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When it comes to physiology, there is no doubt men and women are different. This also means that when it comes to certain diseases, risks and symptoms also vary. The biggest example of this is cardiac diseases, for which women tend to have unique risk factors like PCOS and endometriosis.
But that’s not all! Studies also suggest that women are more likely to succumb to heart attack. In fact, a new study published in the journal Heart Rhythm suggests that women are at a higher risk to suffer sudden death due to cardiac arrest during nighttime hours.
The study, led by the Center for Cardiac Arrest Prevention in the Smidt Heart Institute (US) has found for the first time that during nighttime hours, women are more likely than men to suffer sudden death due to cardiac arrest.
“Dying suddenly during nighttime hours is a perplexing and devastating phenomenon,” said Sumeet Chugh, MD, senior author of the study and director of the Center for Cardiac Arrest Prevention. “We were surprised to discover that being female is an independent predictor of these events,” added Chugh.
Medical experts are mystified, Chugh said, because, during these late hours, most patients are in a resting state, with reduced metabolism, heart rate, and blood pressure.
Sudden cardiac arrest-also called sudden cardiac death-is an electrical disturbance of the heart rhythm that causes the heart to stop beating. People often confuse sudden cardiac arrest with a heart attack.
However, a heart attack is caused by a buildup of cholesterol plaque that creates a blockage in the coronary arteries. And unlike a heart attack, when most have symptoms, sudden cardiac death can present in the absence of warning signs.
Another major difference: Most people survive heart attacks, with only 10% of patients surviving out-of-hospital cardiac arrest. Of the approximately 350,000 people affected by the condition each year in the U.S., roughly 17% to 41% of cases occur during the nighttime hours of 10 pm to 6 am.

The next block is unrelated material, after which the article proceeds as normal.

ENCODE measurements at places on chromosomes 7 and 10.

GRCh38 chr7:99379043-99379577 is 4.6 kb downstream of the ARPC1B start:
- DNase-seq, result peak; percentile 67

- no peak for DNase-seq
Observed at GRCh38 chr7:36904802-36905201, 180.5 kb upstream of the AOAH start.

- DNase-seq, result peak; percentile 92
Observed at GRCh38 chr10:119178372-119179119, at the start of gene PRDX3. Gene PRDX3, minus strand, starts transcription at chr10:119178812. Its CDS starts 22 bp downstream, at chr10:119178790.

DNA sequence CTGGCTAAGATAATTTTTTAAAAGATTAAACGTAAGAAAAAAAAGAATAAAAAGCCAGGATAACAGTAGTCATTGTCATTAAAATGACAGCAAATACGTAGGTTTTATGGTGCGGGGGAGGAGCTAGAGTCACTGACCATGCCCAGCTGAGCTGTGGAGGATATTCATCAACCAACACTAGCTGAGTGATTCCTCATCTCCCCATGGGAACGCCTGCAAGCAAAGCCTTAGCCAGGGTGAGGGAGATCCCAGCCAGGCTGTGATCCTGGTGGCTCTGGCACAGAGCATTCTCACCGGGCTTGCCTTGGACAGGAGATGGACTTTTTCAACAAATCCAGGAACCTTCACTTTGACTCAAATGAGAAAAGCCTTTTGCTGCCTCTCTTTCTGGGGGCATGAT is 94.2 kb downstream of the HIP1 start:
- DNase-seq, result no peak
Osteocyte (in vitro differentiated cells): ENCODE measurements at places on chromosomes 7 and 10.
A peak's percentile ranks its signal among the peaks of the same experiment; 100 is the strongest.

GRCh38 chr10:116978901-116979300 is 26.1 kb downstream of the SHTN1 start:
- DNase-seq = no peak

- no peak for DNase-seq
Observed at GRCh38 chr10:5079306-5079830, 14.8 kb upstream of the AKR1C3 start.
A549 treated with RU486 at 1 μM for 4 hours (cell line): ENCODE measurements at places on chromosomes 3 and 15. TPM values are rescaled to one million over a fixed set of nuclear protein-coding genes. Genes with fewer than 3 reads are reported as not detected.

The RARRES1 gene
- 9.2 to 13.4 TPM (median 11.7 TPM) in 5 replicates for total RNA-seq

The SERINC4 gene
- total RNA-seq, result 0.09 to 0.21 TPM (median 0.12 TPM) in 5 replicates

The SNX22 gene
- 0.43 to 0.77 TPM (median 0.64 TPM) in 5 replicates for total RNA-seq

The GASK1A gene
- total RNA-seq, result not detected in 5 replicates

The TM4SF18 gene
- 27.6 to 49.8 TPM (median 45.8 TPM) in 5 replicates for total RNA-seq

In the study, Chugh and his team of investigators looked at records of 4,126 patients, with 3,208 daytime cases of sudden cardiac arrest and 918 nighttime cases. Compared with daytime cases, patients who suffered from nighttime cardiac arrest were more likely to be female.
While further work is needed, the researchers suggest there may be a respiratory component causing this increased risk at night for women.
“The prevalence of chronic obstructive lung disease and asthma were found to be significantly higher in sudden cardiac arrest cases at night compared with daytime cases, regardless of gender,” said Chugh.
“Brain-affecting medications, some of which have the potential to suppress breathing, were also found to have a significantly greater usage in nighttime compared to daytime cardiac arrest,” added Chugh.
Based on these findings, this research report suggested that prescribing physicians may wish to be cautious when recommending brain-affecting medications, for example, sedatives and drugs prescribed for pain and depression management, to high-risk patients, especially women.
“This important research may better guide physicians and the broader medical community to making more sound, science-backed recommendations in treating this difficult condition,” said Christine Albert, MD, MPH, chair of the Department of Cardiology in the Smidt Heart Institute and the Lee and Harold Kapelovitz Distringuished Chair in Cardiology.
“It is also a necessary continuation of sex-based research defining much of the field of cardiology,” concluded Albert.